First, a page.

Chairman and CEO of Bank of America Brian Moynihan will testify during a House hearing Wednesday. His bank announced Tuesday that it will boost its minimum wage for employees to $20 per hour by 2021. Photo by Terry Schmitt/UPI | License Photo
April 9 (UPI) -- Bank of America announced Tuesday that it will raise the hourly minimum wage of its employees to $20 over the next two years.
The bank said it will boost its minimum wage to $17 on May 1. The second step of the increase to $20 will take place in 2021, the bank said. Bank of America said it hopes the raises will "support the diverse needs of its 205,000-plus employees."
The institution said it had increased its minimum wage by $4 two years ago to $15. The federal minimum wage has been $7.25 since 2009. Some cities, such as San Francisco and Seattle, have raised their minimum wages to at least $15 per hour.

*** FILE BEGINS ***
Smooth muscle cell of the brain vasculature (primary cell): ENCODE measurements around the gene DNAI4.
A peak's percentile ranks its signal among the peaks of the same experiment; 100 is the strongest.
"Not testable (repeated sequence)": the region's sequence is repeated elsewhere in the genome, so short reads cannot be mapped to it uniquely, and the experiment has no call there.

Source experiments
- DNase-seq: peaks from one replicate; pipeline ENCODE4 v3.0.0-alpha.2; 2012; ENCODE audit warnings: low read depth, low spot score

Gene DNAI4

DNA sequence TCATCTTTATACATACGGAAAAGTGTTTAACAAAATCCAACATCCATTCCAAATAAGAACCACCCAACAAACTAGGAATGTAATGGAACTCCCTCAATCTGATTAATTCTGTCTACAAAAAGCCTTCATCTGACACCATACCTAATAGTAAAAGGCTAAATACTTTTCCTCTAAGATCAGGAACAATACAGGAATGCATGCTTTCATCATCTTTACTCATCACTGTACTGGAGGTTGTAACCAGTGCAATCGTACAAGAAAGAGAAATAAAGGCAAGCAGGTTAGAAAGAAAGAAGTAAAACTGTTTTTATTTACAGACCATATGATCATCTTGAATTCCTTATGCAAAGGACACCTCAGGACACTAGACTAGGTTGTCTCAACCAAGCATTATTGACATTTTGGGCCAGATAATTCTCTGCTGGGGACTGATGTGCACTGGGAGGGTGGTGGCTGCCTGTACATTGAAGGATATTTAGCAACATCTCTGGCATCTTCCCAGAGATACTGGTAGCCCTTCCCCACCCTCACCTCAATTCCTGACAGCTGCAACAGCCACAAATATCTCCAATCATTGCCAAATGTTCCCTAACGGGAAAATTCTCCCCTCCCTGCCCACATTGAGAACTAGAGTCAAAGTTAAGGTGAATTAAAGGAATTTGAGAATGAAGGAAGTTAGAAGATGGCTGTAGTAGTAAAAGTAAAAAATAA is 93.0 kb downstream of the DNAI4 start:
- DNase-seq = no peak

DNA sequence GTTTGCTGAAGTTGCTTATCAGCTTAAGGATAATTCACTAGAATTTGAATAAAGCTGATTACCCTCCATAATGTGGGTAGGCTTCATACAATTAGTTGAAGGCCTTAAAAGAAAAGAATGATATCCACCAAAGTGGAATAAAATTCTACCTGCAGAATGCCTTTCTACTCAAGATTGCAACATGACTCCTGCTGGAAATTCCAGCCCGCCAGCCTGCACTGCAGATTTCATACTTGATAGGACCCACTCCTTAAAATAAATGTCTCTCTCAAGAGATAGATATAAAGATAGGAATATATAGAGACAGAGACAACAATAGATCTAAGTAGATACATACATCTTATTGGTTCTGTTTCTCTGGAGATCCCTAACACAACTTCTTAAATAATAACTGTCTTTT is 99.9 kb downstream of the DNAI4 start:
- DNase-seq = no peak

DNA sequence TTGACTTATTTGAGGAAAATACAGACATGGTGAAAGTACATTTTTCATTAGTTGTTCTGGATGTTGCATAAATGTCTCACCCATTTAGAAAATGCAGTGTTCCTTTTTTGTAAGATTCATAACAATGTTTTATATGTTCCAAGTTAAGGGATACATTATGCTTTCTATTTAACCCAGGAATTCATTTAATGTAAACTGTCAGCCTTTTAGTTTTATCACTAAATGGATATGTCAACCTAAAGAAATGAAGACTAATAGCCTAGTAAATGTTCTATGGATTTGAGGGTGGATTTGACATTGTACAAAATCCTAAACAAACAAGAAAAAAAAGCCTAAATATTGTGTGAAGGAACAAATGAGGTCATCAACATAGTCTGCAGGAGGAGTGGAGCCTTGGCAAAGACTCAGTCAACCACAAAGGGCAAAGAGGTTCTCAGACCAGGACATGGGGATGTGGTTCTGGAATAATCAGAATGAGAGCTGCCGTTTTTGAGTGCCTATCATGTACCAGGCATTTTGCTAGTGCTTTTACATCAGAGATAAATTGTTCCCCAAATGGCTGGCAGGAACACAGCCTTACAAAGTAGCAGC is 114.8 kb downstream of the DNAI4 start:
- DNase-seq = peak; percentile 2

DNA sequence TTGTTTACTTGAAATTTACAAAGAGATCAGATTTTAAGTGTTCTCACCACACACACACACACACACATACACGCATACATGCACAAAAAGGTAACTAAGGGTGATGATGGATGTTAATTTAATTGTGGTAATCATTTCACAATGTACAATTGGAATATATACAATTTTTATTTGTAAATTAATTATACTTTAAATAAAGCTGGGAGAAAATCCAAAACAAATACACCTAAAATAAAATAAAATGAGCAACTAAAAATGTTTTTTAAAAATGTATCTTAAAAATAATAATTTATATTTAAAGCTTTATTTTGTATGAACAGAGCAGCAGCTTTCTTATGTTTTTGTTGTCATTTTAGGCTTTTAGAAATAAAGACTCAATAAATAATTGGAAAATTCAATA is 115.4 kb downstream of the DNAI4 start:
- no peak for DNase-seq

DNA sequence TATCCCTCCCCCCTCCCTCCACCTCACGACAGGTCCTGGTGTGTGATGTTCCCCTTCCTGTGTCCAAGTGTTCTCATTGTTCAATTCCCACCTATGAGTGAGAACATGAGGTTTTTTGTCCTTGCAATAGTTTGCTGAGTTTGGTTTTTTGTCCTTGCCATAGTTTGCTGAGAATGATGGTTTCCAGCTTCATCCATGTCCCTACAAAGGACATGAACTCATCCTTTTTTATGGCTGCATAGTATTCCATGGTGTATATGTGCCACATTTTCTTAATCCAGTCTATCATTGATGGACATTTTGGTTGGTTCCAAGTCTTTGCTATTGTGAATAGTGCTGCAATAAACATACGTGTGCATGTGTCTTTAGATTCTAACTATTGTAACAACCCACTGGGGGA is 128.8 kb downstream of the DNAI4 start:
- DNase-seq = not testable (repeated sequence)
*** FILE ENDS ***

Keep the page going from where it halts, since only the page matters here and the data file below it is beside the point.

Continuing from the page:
"We are raising our minimum wage because we believe that to best serve our customers and clients, we need the best teams," Sheri Bronstein, chief human resources officer at Bank of America, said in a statement.
"Saying thank you, celebrating great work, and sharing our success further demonstrates our commitment to being a great place to work," she continued.
Last year, J.P. Morgan Chase boosted its hourly minimum wage for its branch employees to $18 and customer service center workers to $16.50, based on location.
Bank of America is one of the world's largest banks with some 66 million customers and small business clients with more than 4,300 retail financial centers and 1,800 lending centers.
The Bank of America announcement comes the day before its chief executive, Brian Moynihan, and other top banking officials will testify before the U.S. House Committee on Financial Services.
Moynihan will be joined by Michael Corbat, of Citigroup; James Dimon, of J.P. Morgan Chase; James Gorman, Morgan Stanley; Ronald O'Hanley, of State Street Corp.; Charles Scharf, of Bank of New York Mellon; and David Solomon, Goldman Sachs.